Bone augmentation techniques have increasingly been indicated for re-creating adequate bone height and volume suitable for dental implant sites. This is particularly applicable in the severely atrophic posterior maxilla where sinus perforation (ruptured Schneiderian membrane) is a very common complication and sinus floor elevation or lift is frequently considered a standard procedure. The augmentation of the maxillary sinus can be performed with or without grafting biomaterials. Herein, numerous biomaterials and bone substitutes have been proposed, primarily to sustain the lifted space. In addition, cytokines and growth factors have been used to stimulate angiogenesis, enhance bone formation as well as improve healing and recovery period, either as the sole filling material or in combination with bone substitute materials. Within such, is the family of autologous blood extracts, so-called platelet concentrates, which are simply the “product” resulting from the simple centrifugation of collected whole blood samples of the patient, immediately pre-surgery. Platelet-Rich Fibrin (PRF), a sub-family of platelet concentrates, is a three-dimensional (3-D) autogenous biomaterial obtained, without including anti-coagulants, bovine thrombin, additives, or any gelifying agents during the centrifugation process. Today, it is safe to say that, in implant dentistry and oral and maxillofacial surgery, PRFs (particularly, the pure platelet-rich fibrin or P-PRF and leukocyte and platelet-rich fibrin or L-PRF sub-classes) are receiving the most attention, essentially due to their simplicity, rapidness, user-friendliness/malleability, and cost-effectiveness. Whether used as the sole “bioactive” filling/additive material or combined with bone substitutes, the revolutionary second-generation PRFs have been very often associated with promising clinical results. Hence, this review aims to provide a 10-years update on the clinical effectiveness of L-PRF when applied/used as the “sole” biomaterial in maxillary sinus augmentation procedures. An electronic search using specific keywords for L-PRF and maxillary sinus augmentation was conducted in three main databases (PubMed-MEDLINE database, Google Scholar and Cochrane library) for the period between January 2009–February 2020. The quest yielded a total of 468 articles. Based on the pre-established strict inclusion/exclusion criteria, only seven articles were deemed eligible and included in the analysis. Surprisingly, of the 5 studies which used de-proteinized bovine bone mineral (DBBM) in combination with L-PRF, 60% acclaimed no significant effects and only 40% declared positive effects. Of the two articles which had used allogenous bone graft, 50% declared no significant effects and 50% acclaimed positive effects. Only one study had used L-PRF as the sole grafting material and reported a positive effect. Likewise, positive effects were reported in one other study using L-PRF in combination with a collagen membrane. Due to the heterogeneity of the included studies, this review is limited by the inability to perform a proper systematic meta-analysis. Overall, most of the published studies reported impressive results of L-PRF application as a grafting material (sole or adjuvant) in maxillary sinus augmentation and dental implant restorative procedures. Yet, distinct technical processing for L-PRF preparation was noted. Hence, studies should be approached with caution. Here in, in sinus lift and treatment of Schneider membrane, the formation of mature bone remains inconclusive. More studies are eagerly awaited in order to prove the beneficial or detrimental effects of PRFs, in general and L-PRFs, in specific; especially in their tissue regenerative potential pertaining to the promotion of angiogenesis, enhancing of cell proliferation, stimulation of cell migration and autocrine/paracrine secretion of growth factors, as well as to reach a consensus or a conclusive and distinct determination of the effect of leukocytes (and their inclusion) on inflammation or edema and pain; a call for standardization in PRFs and L-PRFs composition reporting and regimenting the preparation protocols.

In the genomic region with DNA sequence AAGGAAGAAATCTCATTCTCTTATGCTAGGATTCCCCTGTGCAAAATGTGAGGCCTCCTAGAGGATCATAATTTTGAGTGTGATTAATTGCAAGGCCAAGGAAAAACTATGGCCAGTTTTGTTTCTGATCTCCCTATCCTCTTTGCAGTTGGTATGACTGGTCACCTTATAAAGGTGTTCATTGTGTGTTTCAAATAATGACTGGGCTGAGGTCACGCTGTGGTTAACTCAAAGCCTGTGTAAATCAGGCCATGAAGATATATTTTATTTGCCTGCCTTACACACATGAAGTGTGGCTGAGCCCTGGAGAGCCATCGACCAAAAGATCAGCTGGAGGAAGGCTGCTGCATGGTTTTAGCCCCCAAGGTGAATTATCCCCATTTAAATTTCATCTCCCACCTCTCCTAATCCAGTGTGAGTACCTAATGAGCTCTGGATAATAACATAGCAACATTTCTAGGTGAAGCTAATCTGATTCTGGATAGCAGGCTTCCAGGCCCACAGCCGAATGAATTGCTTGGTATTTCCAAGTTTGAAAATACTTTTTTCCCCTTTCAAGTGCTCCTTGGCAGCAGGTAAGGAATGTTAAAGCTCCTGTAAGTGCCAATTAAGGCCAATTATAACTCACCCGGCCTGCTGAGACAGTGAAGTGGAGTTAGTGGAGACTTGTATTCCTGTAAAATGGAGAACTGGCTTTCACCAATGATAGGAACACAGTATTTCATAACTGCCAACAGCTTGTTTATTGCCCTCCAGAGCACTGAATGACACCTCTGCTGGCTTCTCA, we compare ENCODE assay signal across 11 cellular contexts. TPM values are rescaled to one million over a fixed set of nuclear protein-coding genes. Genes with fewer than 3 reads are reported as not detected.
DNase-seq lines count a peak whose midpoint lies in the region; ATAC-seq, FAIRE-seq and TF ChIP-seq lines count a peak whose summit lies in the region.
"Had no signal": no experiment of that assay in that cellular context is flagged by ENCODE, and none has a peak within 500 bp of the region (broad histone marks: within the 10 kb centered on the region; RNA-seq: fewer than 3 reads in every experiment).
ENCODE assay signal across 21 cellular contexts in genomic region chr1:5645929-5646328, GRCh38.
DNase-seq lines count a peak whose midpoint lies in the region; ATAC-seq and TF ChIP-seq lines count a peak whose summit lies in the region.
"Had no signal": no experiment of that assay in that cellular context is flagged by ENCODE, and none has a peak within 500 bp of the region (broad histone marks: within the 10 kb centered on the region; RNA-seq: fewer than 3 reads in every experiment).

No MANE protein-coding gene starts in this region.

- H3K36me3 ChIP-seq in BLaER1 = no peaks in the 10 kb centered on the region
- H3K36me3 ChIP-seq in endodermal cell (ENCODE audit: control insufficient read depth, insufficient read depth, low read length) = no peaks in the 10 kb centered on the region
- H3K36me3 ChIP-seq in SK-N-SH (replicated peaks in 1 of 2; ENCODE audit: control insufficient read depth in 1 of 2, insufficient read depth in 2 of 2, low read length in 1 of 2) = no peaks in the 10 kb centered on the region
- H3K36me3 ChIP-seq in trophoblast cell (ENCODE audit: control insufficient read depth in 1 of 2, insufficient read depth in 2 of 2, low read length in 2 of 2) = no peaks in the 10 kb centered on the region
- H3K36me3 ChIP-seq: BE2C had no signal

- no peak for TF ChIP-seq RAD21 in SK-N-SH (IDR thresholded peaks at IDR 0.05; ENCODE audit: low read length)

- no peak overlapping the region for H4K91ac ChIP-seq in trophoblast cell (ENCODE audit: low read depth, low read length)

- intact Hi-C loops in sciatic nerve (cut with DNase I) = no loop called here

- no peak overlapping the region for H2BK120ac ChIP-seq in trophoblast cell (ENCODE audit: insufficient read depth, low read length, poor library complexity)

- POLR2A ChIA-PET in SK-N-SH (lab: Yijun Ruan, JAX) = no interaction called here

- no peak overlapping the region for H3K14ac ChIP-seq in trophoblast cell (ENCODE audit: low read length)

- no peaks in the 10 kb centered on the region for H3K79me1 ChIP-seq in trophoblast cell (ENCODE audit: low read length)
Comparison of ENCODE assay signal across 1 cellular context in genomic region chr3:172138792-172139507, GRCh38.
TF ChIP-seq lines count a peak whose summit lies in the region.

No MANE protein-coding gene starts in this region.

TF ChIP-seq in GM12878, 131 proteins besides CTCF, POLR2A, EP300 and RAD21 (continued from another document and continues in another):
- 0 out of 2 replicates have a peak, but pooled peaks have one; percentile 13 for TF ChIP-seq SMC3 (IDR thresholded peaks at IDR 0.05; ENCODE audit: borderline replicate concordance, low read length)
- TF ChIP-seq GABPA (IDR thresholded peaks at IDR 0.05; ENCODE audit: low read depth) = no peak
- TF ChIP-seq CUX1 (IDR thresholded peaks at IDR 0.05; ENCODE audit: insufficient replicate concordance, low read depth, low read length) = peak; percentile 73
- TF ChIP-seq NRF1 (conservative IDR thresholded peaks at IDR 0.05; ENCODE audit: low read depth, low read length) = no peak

Bibliographical noteFunding Information:
This work was supported, in part, by generous funding and operating grants provided to the BioMAT’X R&D&I Group, part of CIIB (Centro de Investigación e Innovación Biomédica at UAndes), through the Faculty of Dentistry and Fondo de Ayuda a la Investigacion FAI—No. INV-IN-2015-101 (2015–2020), Department for Research, Development and Innovation, Universidad de los Andes, Santiago de Chile.
The authors also wish to acknowledge supplementary funding provided under awarded national grants from CONICYT-FONDEF Chile #ID16I10366 (the maxSALIVA project; 2016?2020) and CORFO-CT-Tecnol?gicos para la Innovaci?n #18COTE-89695 (the bioFLOSS project; 2018?2021). Funding. This work was supported, in part, by generous funding and operating grants provided to the BioMAT'X R&D&I Group, part of CIIB (Centro de Investigaci?n e Innovaci?n Biom?dica at UAndes), through the Faculty of Dentistry and Fondo de Ayuda a la Investigacion FAI?No. INV-IN-2015-101 (2015?2020), Department for Research, Development and Innovation, Universidad de los Andes, Santiago de Chile.
The authors also wish to acknowledge supplementary funding provided under awarded national grants from CONICYT-FONDEF Chile #ID16I10366 (the maxSALIVA project; 2016–2020) and CORFO-CT-Tecnológicos para la Innovación #18COTE-89695 (the bioFLOSS project; 2018–2021).
© Copyright © 2020 Damsaz, Castagnoli, Eshghpour, Alamdari, Alamdari, Noujeim and Haidar.
- bone grafting
- maxillary sinus lift
- platelet concentrates
- schneiderian membrane